|The stencils show how to get|
to the centre and the Zernike
campus using an existing but
less busy route
My daughter explained to us what was going on. Alternative routes were being suggested to students at the Zernike campus on the North of Groningen to reduce strain on the existing route.
Cycling in Groningen continues to grow. Three years ago it was known that over 14000 cyclists per day were using Zonnelaan. I featured a bicycle counter on Zonnelaan in a blog post two years ago. Busy bicycle routes might seem like something to boast about but really they're a sign of a problem, a sign of too many cyclists being funneled into a single route rather than having a choice if routes which provide efficiently for each user.
|Marketing to students:|
Did you stay up too late last night ?
Stayed in bed too long ?
Too long in front of the mirror ?
All good reasons to try the new
The Zonnelaan cycle-path could be widened and upgraded, but it would still pass through several sets of traffic lights at which there are delays. In any case, high numbers of people on one route are not really a measure of success.
Cities in the Netherlands have an extensive grid of bicycle routes. This should avoid a funneling effect due to everyone taking the same route. Other viable routes to the Zernike campus already existed, but students are a transient group who do not necessarily look for alternatives. This is why it was decided to inform students about the alternatives. In this case, marketing worked because and only because the routes already existed.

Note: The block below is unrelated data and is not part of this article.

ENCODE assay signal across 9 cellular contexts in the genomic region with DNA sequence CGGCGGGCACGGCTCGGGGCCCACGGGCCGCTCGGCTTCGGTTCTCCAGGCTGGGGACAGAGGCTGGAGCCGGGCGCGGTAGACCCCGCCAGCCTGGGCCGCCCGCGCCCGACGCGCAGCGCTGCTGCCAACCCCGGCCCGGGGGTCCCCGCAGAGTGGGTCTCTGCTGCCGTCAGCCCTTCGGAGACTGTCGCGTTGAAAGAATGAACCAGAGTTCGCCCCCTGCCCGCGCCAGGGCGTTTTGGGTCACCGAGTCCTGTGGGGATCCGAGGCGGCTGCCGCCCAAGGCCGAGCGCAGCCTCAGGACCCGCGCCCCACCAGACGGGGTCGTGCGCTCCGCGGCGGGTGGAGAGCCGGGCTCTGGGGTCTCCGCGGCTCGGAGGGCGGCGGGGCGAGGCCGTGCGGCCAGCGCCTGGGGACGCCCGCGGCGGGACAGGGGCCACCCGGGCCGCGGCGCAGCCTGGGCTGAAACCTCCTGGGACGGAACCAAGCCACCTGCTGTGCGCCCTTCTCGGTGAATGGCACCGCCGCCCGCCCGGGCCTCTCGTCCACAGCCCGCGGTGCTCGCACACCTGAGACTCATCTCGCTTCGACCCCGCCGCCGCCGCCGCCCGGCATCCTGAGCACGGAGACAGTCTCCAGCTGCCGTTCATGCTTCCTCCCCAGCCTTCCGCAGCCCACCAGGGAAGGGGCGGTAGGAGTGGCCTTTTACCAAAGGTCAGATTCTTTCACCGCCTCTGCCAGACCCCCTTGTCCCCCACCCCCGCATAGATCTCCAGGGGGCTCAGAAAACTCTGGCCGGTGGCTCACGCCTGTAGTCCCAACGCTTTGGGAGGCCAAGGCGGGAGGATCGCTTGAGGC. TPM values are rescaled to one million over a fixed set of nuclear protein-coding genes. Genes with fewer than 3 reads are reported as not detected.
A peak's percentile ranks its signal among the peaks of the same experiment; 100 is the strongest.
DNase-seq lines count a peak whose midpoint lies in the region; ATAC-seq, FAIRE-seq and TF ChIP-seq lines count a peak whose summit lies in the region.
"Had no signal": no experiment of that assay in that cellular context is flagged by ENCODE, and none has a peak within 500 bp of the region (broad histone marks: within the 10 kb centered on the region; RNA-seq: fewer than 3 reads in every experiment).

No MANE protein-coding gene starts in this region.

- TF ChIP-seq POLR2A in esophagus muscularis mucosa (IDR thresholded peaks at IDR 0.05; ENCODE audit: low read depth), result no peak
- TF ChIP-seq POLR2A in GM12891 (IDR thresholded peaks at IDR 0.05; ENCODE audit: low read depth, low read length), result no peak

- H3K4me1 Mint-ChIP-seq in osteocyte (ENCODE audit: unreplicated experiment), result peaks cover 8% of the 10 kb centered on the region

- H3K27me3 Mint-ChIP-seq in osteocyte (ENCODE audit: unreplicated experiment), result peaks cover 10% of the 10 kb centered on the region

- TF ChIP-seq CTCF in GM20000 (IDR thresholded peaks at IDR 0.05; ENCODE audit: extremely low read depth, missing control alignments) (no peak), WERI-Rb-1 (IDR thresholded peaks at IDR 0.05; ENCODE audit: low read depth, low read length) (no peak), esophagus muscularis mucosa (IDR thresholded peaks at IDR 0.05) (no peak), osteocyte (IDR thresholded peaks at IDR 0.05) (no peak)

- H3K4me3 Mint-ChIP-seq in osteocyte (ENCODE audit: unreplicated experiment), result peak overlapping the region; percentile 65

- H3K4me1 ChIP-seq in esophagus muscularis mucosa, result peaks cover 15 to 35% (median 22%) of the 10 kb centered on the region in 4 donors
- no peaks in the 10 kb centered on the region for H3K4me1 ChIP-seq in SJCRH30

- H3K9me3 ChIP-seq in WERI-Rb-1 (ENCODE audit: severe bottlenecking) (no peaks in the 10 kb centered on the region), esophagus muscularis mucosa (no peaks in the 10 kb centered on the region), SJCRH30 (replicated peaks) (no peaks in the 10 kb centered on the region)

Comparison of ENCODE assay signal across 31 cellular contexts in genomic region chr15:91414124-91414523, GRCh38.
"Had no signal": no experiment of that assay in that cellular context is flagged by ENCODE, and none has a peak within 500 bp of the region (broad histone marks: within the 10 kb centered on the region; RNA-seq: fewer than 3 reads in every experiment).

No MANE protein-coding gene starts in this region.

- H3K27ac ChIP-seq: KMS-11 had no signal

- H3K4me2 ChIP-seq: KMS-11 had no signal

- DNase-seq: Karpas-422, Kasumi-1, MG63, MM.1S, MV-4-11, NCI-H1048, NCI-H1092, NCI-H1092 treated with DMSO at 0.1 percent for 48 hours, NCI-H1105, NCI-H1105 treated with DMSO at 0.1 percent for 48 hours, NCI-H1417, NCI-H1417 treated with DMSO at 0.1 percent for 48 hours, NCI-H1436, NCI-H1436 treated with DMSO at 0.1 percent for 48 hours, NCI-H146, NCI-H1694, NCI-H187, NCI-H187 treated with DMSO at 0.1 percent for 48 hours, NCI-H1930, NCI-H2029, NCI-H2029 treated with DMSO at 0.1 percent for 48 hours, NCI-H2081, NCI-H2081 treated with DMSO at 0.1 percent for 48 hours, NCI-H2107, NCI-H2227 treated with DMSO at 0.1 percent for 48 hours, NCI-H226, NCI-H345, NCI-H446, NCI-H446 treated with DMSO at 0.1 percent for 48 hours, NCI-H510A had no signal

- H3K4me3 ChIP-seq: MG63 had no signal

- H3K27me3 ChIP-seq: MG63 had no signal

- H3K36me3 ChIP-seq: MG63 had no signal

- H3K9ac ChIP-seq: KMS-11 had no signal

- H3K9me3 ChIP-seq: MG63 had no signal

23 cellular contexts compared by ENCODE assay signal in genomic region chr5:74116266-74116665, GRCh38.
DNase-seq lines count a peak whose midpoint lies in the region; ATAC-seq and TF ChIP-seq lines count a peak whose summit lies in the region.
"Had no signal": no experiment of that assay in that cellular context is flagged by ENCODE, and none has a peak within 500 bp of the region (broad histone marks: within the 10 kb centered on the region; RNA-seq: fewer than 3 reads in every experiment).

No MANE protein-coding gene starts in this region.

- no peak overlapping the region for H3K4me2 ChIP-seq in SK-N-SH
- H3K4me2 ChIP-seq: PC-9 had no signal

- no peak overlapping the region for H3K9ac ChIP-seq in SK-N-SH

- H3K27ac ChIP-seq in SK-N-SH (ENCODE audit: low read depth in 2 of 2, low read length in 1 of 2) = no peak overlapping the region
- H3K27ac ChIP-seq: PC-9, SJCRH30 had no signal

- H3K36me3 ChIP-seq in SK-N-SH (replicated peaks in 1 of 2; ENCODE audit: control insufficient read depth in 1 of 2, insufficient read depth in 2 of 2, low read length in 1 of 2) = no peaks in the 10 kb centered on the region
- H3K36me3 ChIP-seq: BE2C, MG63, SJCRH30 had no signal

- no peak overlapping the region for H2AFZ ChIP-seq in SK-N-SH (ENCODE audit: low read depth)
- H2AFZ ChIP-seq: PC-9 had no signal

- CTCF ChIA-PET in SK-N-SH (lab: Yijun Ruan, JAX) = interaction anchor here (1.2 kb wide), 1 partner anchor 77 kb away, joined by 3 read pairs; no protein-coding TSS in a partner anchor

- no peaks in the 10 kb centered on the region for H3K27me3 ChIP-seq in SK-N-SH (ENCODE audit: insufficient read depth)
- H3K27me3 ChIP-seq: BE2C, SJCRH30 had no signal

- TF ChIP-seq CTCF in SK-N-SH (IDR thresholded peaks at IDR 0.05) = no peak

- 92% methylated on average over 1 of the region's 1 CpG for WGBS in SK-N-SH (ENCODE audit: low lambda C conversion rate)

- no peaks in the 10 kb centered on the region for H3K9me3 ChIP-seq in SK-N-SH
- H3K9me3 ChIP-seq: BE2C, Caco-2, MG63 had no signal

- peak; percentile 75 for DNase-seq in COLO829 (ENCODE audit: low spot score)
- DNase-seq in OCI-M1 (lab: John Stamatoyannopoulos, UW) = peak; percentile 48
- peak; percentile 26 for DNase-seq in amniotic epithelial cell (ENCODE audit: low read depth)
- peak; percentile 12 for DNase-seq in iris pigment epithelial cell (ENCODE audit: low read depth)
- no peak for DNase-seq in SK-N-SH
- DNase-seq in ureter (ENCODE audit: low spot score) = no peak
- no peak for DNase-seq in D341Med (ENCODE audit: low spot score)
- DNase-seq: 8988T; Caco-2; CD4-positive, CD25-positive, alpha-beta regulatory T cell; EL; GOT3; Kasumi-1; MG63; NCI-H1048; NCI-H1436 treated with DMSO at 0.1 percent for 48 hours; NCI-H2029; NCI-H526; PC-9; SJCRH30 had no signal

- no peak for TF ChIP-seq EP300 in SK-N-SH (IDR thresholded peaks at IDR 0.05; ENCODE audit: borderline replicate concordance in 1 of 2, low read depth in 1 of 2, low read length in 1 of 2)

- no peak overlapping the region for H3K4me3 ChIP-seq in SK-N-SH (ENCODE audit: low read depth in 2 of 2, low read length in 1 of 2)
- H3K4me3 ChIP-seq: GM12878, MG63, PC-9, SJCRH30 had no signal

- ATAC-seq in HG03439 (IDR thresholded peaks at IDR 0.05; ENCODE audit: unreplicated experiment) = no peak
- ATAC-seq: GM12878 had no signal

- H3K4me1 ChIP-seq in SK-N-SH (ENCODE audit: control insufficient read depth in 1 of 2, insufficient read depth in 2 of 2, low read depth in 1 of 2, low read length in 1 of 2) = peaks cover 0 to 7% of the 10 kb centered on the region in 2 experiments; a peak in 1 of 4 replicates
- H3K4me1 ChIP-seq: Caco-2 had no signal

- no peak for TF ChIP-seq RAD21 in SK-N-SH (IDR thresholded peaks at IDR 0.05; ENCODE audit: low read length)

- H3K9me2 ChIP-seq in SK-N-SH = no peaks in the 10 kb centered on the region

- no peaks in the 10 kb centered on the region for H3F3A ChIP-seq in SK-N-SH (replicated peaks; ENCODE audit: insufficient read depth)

There are many possible alternative routes, but the council picked options which don't have traffic lights on them. These routes are advertised as the "smart route" to take. If students follow these routes then the can make their way through the city with no traffic lights at all because the recommended routes are almost completely unravelled from the motor vehicle routes.
"Je bent op tijd als je de slimme route rijdt"
"You'll be on time if you take the smart route"
What do the new routes look like?
The route between my daughter's accommodation and the city centre was already of very high quality. Nothing has changed apart from adding stenciled guidance and signs to help students at Zernike to find the route.
|The alternative routes are of high quality and were already quite well used. This is a very good direct cycle-route with few reasons for cyclists ever to have to slow down or stop.|
The presence of students in a city almost always increases the cycling modal share. It only works, of course, if other things come together. The cycling infrastructure needs to be good, and that of Groningen, like other Dutch cities, is good by world standards. However, Groningen's infrastructure is not particularly good by Dutch standards - something which is in part hidden by the huge number of students cycling. The huge rise in parking of bikes at the railway station is also a symptom of this. The cycle parks are most full at weekends when students use the railway station to access free public transport at weekends.
Not everyone is happy about this
There are sometimes unexpected consequences of trying to solve problems like this. Quite apart from my daughter's fear that her route would become too busy, it turns out that local businesses don't like cyclists being redirected away from them:
"Businesses on the Zonnelaan are not happy with the new cycle routes"
In the Netherlands, shopkeepers like cyclists.
Three people from a courier business in Groningen tried out the new routes to see which was really fastest. First and second place in their race were taken by the cyclists who took the new routes:
The stencilled markings on the cycle-paths may look to American eyes rather like "sharrows". However this is a cycle-path, not a road. "Sharrows" are not real cycling infrastructure and they do not exist in the Netherlands. Thankfully. It's important that the good examples are used for inspiration not the bad.